You can and should search online on your own for a while.  Go to open houses and talk with the agents you meet there.

Wait long enough to hire an agent until you have met a few and know what you like and don’t like.

You do not pay the agent; their fee is paid by the seller through a commission split with the seller’s agent. But you are hiring them and you should treat the process like any hire; interview the candidate.

Ask questions to ask to determine their level of enthusiasm, integrity, and local knowledge.  Let your intuitions drive you to where you can feel if there is any chemistry.

You should think of the agent as your coach.  She should be able to help you focus and narrow down the number of properties you want to see.   Most importantly he can help ensure you truly are ready to purchase a home.  Have you been pre-approved by a lender? If so you are probably ready to work with an agent.   An agent should assist you in getting ready to make a purchase offer and gently pressure you to get what you need to do, done.

House hunting is a time-consuming endeavor and as you get closer to actually making a purchase you will find it is increasingly difficult to manage your job and family life while every weekend is taken up with house hunting.  An agent can arrange to show you houses at your convenience, around your schedule.

A good agent will also help in the home search by alerting you to homes as they hit the market, instantly sharing relevant listings through the MLS & other sources.  They can also share information with you that is available only to agents; such as offer terms, property details, etc

And no matter what you think of your pricing skills, an agent will be immensely helpful in determining the fair market price of the homes you are interested in.  By showing you what similar properties sell for, they can guide you towards making a reasonable offer that you will feel good about.

So do not wait until you are ready to make an offer to hire an agent.  You will be rushed and likely end up with someone who does not have your best interests in mind.

Best of all, once you hire an agent you can blow off all those pesky real estate agents at open houses who are trying to get you to choose them to represent you.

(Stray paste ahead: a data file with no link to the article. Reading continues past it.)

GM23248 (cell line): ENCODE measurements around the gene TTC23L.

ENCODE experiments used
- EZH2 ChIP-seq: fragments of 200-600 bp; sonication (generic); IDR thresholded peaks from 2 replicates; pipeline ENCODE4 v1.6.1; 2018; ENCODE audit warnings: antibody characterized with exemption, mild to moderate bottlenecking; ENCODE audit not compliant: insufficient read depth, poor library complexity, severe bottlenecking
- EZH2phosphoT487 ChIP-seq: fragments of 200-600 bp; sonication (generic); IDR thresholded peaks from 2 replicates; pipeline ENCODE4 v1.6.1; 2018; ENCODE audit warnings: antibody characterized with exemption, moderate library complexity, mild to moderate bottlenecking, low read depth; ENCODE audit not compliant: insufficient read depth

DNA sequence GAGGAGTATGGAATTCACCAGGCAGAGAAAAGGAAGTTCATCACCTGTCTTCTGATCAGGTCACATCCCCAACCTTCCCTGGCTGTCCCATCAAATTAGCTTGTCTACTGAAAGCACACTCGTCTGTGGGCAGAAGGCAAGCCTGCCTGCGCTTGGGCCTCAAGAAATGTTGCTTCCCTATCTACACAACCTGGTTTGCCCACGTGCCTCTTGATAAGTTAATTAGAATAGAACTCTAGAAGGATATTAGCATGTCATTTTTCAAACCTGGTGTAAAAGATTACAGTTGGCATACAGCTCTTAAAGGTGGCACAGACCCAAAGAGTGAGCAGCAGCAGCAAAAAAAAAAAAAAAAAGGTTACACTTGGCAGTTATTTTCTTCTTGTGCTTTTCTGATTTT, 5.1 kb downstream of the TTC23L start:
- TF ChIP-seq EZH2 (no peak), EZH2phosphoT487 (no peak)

Contact me at: www.LAandymay.com

Timing the Market: Should I list my home over the holidays or wait until spring?

Ask any almost real estate agent if you should list your home for sale during the holidays or wait until some better time, you will get an empathic response; sell now!   The answer is easy for the agent, it’s a slow time of year for Real Estate agents and they need the commission checks.

Aside from agent need, there are a few valid reasons to list over the holidays; a lot of homes come off the market during December and there is much less competition.  Buyers are still out there; some have to move, others may need to buy before the end of the year for tax purposes, are among the most common reasons buyers are active during the holidays.

But timing when to list your home for sale is a decision to be made only by sellers who do not really have to sell.  If you have a new job that requires you to move to another city, or you are about to get foreclosed, then you are not really able to time the market. For this seller, there are few reasons to put off to January what you really need to do now.  And as an upside, you will have the benefits of selling over the holiday. Buyers out there around the holidays can be more serious about their decisions and may be less likely to drag their feet or suffer decision anxiety.  If you do decide to list during the holidays, don’t leave the decorations in the attic; you can enhance the appearance of your home with tasteful holiday decorating.

But the larger question about how to time the market is a serious issue with a lot at stake.  There is seasonality to real estate sales.  In Los Angeles, over the past three years, the number of homes for sale has peaked each year between July and September.  The lowest number of homes for sale has traditionally been December.  Things pick up after the first of the year, and slowly climb to their peak and then fade.  The graph looks like this;


Those  who are thinking of selling for other reasons; moving to a larger home, downsizing, taking profits etc,  you need to examine your reasoning, map out your plan of action, then move forward according to what makes the most sense.  There is data that supports early May as the best time to list your home for sale, but the increased competition can offset whatever statistical gains that the data identifies.

Just keep in mind, if you are thinking of selling, and then buying another property in the Los Angeles real estate market, the most important element of the timing decision is to avoid getting caught as a buyer in the heated summer market.  Whether you are moving up or downsizing you will face stiffer competition from other buyers and sellers in the market over the summer.